Discourse generally denotes written and spoken communications, though its usage differs between various disciplines and approaches. For instance, in semantics and discourse analysis, it is a conceptual generalization of conversation within each modality and context of communication. Moreover, in regard to semantics, discourse is understood as the totality of codified language used in a given field of intellectual enquiry and of social practice, such as legal discourse, medical discourse, religious discourse, etc.
In the work of philosopher Michel Foucault, and that of the social theoreticians Foucault inspired, discourse describes "an entity of sequences, of signs, in that they are", statements in conversation. As discourse, a statement is not a unit of semiotic signs, but an abstract construct that allows such signs to assign meaning, thus conveying specific, repeatable communications to, between, and among objects, subjects, and statements. As such, a discourse is composed of semiotic sequences between and among objects, subjects, and statements. In simple terms, Foucault's analysis of a discourse examines and determines the connections among language, as well as structure and agency. Foucault applied what he called "discursive formation", a term that conceptually describes the regular communications that produce such discourses, in his analyses of large bodies of knowledge, such as political economy and natural history.

Definitions across disciplines

Various understandings of discourse can be seen as being in perpetual conflict with each other in time. Hence, in the course of intellectual enquiry, discourse among researchers features questions of, and answers to, "What is...?" and "What is not...?," conducted according to the meanings of the concepts used in the given field of enquiry, such as anthropology, ethnography, sociology, cultural studies, and literary theory, as well as the philosophies of science and feminism.

Semantics and Discourse Analysis

In semantics, and the more-general discourse analysis, discourse is a conceptual generalization of conversation within each modality and context of communication. In this sense, the term is studied in corpus linguistics, the study of language expressed in corpora of "real world" text.
The study of semantics particularizes discourse as meaning the totality of codified language used in a given field of intellectual enquiry and of social practice, such as legal discourse, medical discourse, religious discourse, etc. In this sense, along with that of Foucault's in the previous section, the analysis of a discourse examines and determines the connections among language and structure and agency.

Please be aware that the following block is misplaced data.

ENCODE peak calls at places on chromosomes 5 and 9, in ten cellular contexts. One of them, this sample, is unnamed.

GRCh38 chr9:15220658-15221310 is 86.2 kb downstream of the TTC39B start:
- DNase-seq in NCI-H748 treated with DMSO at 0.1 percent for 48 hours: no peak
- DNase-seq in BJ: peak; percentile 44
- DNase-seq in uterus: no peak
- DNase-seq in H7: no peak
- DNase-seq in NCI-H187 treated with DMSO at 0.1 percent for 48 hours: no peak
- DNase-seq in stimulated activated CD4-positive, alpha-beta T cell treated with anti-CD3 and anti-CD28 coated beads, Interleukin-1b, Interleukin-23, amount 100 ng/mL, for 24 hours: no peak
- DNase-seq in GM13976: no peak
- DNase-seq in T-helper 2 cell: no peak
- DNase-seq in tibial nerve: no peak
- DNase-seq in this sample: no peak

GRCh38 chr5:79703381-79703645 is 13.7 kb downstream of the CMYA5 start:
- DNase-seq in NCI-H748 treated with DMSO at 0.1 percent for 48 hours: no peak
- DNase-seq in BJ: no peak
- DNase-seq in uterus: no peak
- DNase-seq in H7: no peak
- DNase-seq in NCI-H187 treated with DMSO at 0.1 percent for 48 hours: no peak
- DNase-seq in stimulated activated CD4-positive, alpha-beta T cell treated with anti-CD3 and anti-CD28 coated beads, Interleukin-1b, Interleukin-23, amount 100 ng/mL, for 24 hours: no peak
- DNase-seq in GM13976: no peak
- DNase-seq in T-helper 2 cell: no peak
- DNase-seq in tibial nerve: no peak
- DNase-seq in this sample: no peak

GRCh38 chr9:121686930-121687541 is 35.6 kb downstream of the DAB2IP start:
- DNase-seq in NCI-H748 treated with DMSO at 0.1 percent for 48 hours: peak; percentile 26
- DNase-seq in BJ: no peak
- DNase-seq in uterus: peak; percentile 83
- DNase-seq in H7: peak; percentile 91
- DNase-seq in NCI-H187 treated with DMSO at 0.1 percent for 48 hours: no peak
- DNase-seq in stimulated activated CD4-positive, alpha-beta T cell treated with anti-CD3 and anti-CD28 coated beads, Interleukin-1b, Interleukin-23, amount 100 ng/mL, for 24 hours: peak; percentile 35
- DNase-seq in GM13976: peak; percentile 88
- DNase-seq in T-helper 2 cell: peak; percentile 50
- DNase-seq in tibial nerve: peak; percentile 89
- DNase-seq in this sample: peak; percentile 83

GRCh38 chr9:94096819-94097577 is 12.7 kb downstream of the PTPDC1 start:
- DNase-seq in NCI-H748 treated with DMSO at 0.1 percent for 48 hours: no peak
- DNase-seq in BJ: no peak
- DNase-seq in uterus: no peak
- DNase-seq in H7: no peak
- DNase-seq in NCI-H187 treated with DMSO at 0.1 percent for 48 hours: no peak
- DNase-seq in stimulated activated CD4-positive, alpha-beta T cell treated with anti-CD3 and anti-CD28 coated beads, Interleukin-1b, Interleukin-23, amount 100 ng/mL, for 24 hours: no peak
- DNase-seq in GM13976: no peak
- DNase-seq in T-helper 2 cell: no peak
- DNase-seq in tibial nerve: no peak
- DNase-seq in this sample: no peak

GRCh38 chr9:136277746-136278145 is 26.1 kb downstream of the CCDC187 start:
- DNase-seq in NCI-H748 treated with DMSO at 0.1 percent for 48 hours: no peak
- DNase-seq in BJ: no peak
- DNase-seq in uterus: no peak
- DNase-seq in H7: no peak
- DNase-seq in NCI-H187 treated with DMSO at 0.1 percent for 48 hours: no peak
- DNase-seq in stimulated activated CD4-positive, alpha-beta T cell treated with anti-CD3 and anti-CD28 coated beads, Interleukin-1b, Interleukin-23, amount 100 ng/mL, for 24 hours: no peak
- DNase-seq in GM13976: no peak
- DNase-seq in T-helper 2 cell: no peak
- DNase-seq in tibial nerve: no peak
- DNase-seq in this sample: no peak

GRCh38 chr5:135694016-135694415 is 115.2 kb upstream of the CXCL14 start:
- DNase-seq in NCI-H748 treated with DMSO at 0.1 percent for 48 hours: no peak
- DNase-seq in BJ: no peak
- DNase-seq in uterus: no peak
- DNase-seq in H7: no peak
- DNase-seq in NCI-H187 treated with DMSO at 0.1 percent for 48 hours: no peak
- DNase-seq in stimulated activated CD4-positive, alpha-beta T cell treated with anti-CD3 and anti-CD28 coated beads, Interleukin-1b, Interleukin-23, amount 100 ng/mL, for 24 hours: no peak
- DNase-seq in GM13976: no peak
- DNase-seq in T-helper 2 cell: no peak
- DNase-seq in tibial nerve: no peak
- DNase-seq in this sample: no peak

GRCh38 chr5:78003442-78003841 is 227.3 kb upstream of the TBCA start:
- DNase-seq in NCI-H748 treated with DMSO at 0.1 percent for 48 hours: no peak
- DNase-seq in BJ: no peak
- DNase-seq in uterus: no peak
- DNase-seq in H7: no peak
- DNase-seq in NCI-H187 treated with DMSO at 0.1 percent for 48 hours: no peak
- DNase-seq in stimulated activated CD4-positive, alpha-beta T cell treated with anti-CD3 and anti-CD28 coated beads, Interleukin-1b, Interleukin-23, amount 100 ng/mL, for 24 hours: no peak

Moreover, because a discourse is a body of text meant to communicate specific data, information, and knowledge, there exist internal relations in the content of a given discourse, as well as external relations among discourses. As such, a discourse does not exist per se, but is related to other discourses, by way of inter-discursive practices.
In formal semantics, discourse representation theory describes the formal semantics of a sentence using predicate logic.

Social Sciences and Humanities

In the general humanities and social sciences, discourse describes a formal way of thinking that can be expressed through language. Discourse is a social boundary that defines what statements can be said about a topic. Many definitions of discourse are largely derived from the work of French philosopher Michel Foucault. In sociology, discourse is defined as "any practice by which individuals imbue reality with meaning."
Political science sees discourse as closely linked to politics and policy making. Likewise, different theories among various disciplines understand discourse as linked to power and state, insofar as the control of discourses is understood as a hold on reality itself. In essence, discourse is inescapable, since any use of language will have an affect on individual perspectives. In other words, the chosen discourse provides the vocabulary, expressions, and, perhaps, even the style needed to communicate. For example, two notably distinct discourses can be used about various guerrilla movements, describing them either as "freedom fighters" or "terrorists."
In psychology, discourses are embedded in different rhetorical genres and meta-genres that constrain and enable them—language talking about language. This is exemplified in the APA's Diagnostic and Statistical Manual of Mental Disorders, which tells of the terms that have to be used in speaking about mental health, thereby mediating meanings and dictating practices of professionals in psychology and psychiatry.